Gionee was founded in 2002 and has grown to become one of the largest Chinese cellphone manufacturers, although not to the same scale as Xiaomi or Lenovo. It employs more than a thousand people but in recent years, Gionee’s focus has been on designing and selling slim handsets. We’ve seen that Gionee don’t just sell thin devices; witness the Marathon M3, an unusual lower / mid-range device with an enormous battery. But they are mostly known for their super-thin smartphones such as the Gionee Elife S5.1, which has only just handed over the “world’s thinnest smartphone” prize to the Oppo R5. And now, we have reports that Gionee is close to releasing a dual-display, Android-powered clamshell smartphone, the W900. The handset has recently been through Chinese cellphone regulator, TENAA, so whilst we don’t know the likely release date or price, we do know the specifications.
First, the Gionee W900 looks similar to a number of Samsung’s dual-screen flip Android smartphones, but Gionee have upped the game here. It’s a more powerful device and comes with two 4.0-inch, full HD AMOLED screens. The device also packs a quad core, 1.5 GHz processor equipped with 2 GB of RAM, 16 GB of internal storage backed up by a MicroSD card and a 2,050 mAh battery. There’s a 13 MP rear camera, a 5 MP front camera, high speed WiFi and 4G LTE. The W900 will run Android 4.4.4 Kit Kat and we’ve no word when it’ll be upgraded to Android 5.0 Lollipop.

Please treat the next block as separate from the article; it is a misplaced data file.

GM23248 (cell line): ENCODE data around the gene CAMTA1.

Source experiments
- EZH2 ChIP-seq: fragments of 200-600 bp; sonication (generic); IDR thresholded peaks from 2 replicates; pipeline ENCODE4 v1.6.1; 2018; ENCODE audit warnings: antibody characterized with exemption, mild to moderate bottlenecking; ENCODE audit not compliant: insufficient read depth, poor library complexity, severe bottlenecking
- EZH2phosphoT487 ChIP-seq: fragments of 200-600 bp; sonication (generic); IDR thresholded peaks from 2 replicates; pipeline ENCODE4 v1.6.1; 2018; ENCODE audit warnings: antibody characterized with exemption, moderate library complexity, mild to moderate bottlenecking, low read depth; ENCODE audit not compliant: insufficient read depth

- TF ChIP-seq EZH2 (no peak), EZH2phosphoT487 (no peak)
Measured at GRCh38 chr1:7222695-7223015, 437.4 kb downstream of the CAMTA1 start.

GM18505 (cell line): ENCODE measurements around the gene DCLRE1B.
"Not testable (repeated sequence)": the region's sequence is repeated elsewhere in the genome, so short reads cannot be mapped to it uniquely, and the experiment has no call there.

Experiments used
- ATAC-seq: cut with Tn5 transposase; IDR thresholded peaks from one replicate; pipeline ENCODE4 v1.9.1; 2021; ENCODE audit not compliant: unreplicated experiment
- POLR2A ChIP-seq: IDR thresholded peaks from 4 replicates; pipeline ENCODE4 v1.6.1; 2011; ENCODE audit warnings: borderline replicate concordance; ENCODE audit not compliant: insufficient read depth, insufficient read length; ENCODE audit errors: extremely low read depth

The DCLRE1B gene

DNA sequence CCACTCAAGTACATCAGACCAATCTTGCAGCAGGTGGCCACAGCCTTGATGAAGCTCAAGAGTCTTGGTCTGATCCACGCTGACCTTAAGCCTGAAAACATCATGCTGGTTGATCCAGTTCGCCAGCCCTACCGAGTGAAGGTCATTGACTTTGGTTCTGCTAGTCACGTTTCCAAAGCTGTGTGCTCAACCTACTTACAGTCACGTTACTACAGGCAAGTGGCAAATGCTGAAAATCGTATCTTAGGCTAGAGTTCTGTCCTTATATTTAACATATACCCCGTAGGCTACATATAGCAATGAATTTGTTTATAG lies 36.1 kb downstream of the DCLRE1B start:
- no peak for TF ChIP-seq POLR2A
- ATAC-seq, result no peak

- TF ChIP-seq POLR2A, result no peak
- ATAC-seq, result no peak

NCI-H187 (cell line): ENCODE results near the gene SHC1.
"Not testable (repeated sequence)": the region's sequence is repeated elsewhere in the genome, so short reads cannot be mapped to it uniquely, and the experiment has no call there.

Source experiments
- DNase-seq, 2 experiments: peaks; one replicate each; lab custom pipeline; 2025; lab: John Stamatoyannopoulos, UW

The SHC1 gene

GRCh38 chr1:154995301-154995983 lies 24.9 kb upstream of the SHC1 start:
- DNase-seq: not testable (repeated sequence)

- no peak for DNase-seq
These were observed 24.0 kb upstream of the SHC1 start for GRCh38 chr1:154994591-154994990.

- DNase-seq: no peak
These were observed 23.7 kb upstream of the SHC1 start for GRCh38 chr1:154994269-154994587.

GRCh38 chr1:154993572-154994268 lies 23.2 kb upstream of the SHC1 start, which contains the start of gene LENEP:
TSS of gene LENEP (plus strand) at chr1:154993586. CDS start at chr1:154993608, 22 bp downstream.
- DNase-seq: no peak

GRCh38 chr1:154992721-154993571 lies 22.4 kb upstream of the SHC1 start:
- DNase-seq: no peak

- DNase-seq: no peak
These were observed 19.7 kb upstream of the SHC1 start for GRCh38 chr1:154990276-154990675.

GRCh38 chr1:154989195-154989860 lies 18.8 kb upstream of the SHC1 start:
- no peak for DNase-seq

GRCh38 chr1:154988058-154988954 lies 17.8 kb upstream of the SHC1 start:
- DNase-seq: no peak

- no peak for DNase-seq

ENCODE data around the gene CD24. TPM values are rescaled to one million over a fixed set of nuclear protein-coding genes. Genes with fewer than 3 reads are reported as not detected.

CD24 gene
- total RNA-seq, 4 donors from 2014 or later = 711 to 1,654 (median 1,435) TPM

Those of you who have seen an Android flip phone (in your life), raise a hand please, now keep your hand up if you’ve seen it in the United States of America, continental Europe or the United Kingdom… thought so. It seems that the so-called developed smartphone markets don’t get flip-style smartphones and for me, this is a shame. I would like to experiment with the genre, I would treat it as something of a convertible smartphone. I would be able to use the touchscreen with the flip phone closed, benefiting from a software keyboard. But if I wanted to make and receive a call, or use the keypad, I could open it. The flip phone design keeps the inside screen reasonably well protected and – although I am fast with a software, on-screen keyboard, I need to look at it at least some of the time, whereas with a hardware keyboard I don’t. All the same and given the advantages of a flip phone, I do understand the disadvantages. There’s more mechanical engineering needed in the design (that hinge needs to be robust), there’s pressure for space inside the chassis too (witness the battery capacity only being 2,050 mAh). Yes, there are compromises, but I’d like to see a manufacturer try an Android flip phone in the United Kingdom. And no, bending an iPhone right around over itself won’t count!